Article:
A Park Unfair: Fairmount Park and the Public Health Promise

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A Park Unfair: Fairmount Park and the Public Health Promise

2019-08-26 16:02

This blog was written by Fiona Bruckman, a summer intern from Vassar College.

The idea that urban green spaces can have a positive impact on public health has been interwoven throughout Philadelphia’s history since the city’s establishment by William Penn in the 1600s. Penn intended for his New World experiment to be a “greene Country Towne,” and he turned to parks to improve upon the grittiness of early modern London where he was raised. Penn included five public squares in his grid system layout for the city, believing that they would contribute to his quaint agrarian vision. Despite Penn’s vision, however, Philadelphia's parks have not always been accessible to all.

The commissioning of what would become Philadelphia’s Fairmount Park occurred in the 1800s in an effort to protect Philadelphia’s water supply from the upriver industrialization that threatened it. The park originated as a private estate called Lemon Hill, which was owned by the merchant and real estate developer Henry Pratt. The 1856 book Lemon Hill in its connection with the efforts of our citizens on Councils to obtain a public park recalls the 1843 purchase of the Lemon Hill Estate by the city. This purchase was “warmly recommended by the College of Physicians of Philadelphia; as a sanitary measure, on account of its importance in the preservation of the purity of the water.” The park’s ownership transferred to the Philadelphia City Council in 1854 with the passage of the Act of Consolidation. The park was officially dedicated as “Fairmount” in 1855 with a reinstated responsibility to “preserve the water from contamination and secure at the same time in the most eligible spot near the city, a pleasure-ground commensurate with the demands of its crowded population.”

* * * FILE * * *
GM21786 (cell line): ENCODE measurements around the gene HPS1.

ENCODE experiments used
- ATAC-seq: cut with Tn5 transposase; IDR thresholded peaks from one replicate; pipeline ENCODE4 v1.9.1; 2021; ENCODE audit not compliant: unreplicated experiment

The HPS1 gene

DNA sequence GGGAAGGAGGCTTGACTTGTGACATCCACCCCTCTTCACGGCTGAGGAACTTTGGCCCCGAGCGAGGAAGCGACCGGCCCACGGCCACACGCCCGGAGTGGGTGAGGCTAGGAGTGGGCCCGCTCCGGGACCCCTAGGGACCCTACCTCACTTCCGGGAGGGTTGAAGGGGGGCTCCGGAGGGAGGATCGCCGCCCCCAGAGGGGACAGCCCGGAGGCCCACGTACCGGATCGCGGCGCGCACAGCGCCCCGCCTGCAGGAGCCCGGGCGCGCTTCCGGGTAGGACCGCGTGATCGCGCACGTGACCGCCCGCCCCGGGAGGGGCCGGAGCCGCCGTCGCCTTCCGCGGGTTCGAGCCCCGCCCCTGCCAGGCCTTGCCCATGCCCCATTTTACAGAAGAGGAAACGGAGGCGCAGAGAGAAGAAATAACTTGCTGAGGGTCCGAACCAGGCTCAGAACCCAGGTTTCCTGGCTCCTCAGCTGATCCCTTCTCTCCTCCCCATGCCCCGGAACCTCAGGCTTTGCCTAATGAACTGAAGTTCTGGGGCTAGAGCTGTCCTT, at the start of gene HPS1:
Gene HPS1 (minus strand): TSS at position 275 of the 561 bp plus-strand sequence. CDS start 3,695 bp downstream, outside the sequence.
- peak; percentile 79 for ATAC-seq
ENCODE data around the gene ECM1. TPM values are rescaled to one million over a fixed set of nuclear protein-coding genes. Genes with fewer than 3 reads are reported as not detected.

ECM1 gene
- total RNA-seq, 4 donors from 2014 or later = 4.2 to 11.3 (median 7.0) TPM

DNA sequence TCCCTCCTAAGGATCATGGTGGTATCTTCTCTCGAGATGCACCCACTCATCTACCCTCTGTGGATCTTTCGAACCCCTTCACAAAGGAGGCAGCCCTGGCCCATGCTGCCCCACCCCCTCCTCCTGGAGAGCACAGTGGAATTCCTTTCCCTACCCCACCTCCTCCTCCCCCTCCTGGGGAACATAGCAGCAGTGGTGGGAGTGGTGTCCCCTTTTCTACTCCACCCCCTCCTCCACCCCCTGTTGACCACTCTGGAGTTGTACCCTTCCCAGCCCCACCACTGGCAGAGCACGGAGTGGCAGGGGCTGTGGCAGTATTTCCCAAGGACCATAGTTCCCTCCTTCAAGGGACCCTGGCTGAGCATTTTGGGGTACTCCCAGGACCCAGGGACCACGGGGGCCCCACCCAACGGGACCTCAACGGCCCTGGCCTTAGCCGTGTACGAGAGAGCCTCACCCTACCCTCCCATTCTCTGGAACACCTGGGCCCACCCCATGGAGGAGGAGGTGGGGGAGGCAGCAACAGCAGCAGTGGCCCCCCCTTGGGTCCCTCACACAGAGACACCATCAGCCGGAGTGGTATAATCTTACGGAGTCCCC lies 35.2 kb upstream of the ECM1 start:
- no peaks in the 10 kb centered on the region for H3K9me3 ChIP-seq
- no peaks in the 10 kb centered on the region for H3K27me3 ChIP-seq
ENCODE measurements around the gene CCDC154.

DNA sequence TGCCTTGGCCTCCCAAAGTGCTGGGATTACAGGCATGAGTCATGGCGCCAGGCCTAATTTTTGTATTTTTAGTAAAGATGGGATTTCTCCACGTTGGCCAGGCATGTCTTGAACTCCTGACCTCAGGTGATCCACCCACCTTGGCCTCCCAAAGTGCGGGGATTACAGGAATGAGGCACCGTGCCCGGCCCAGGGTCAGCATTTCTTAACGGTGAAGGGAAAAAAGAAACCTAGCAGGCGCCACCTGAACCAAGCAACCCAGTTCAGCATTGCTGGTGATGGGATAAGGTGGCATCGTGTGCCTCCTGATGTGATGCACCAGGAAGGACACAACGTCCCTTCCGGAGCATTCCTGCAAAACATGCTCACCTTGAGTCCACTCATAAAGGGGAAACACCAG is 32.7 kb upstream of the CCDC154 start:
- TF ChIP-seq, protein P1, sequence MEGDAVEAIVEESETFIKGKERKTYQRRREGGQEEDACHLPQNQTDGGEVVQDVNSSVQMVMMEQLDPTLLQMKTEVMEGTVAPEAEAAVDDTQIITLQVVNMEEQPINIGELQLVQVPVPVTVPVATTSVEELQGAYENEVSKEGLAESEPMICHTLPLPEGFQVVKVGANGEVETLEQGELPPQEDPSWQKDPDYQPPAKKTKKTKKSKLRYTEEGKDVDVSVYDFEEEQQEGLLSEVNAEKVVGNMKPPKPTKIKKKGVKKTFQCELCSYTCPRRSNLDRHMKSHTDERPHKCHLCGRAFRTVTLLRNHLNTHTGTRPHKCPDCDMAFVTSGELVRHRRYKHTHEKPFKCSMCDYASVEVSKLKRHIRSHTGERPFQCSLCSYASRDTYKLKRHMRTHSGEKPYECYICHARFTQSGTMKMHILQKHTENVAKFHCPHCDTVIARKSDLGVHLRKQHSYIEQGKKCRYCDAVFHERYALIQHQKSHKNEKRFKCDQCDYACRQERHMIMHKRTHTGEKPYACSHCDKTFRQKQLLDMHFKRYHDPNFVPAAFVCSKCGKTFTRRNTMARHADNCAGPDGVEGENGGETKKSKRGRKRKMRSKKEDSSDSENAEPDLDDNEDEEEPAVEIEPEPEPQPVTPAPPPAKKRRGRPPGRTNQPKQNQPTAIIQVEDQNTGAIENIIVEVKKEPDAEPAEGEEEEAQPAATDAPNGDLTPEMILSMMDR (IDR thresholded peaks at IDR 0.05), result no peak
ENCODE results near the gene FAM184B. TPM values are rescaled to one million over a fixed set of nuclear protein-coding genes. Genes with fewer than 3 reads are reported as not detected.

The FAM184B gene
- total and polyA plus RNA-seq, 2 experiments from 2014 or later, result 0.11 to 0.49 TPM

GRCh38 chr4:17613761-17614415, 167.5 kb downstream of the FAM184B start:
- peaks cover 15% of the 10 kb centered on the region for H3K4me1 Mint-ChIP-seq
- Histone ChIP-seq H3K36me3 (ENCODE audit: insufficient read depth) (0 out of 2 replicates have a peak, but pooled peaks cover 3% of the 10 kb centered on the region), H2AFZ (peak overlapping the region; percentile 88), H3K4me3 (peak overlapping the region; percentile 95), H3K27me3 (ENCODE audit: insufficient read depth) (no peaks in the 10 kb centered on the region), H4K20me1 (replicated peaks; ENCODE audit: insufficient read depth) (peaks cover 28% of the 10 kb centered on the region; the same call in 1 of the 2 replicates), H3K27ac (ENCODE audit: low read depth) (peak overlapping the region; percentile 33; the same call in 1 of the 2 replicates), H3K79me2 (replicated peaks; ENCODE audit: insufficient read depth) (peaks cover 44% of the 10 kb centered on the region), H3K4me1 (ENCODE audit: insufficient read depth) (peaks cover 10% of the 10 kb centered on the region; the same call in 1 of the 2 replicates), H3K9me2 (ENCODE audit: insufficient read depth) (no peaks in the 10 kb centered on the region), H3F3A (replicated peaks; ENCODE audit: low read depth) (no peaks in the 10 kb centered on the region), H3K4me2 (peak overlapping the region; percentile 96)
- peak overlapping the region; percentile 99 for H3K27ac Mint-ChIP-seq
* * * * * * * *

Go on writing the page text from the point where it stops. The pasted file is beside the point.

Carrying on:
Lithograph of Fairmount Waterworks in Philadelphia, circa 1833.

An 1833 lithograph shows a view from the floodgates looking toward the eastern side of Fairmount Waterworks.

Later in the book, the author argues on behalf of the park’s expansion and protection, given Fairmount’s limited funding during that period. He lays out a fantasy in which the park serves as an all-healing haven for the city’s masses. He envisions how people would come to Fairmount for “an hour’s repose before evening, from the dust and toil of that great city; here they were gaining refreshment and strength for the coming morrow.” Both escape and wellness were central concerns in the fight for Fairmount’s increased funding. He believes that living within the confines of the city affects not only physical laborers but the ones “whose toil is in the brain,” stating “Through confinement and want of exercise our professions are filled in the cities of this country with physical apologies for men.” A well-kempt park accessible to all, he proposed, would be the perfect antidote to the city’s supposed declining health. Accessibility to all, however, also proved a fantasy according to the 1886 publication Lemon Hill and Fairmount Park: the papers of Charles S. Keyser and Thomas Cochran. The book’s forward, authored by Horace J. Smith, documents some complaints which arose from Philadelphians in the late 1800s claiming that Fairmount was a “a rich man’s park” . . . “inaccessible to the people.” When the City Council was granted control in 1855, it assumed the grounds were “in their actual possession,” and they ordered them to be enclosed, thus excluding the Philadelphians to whom the park was originally dedicated.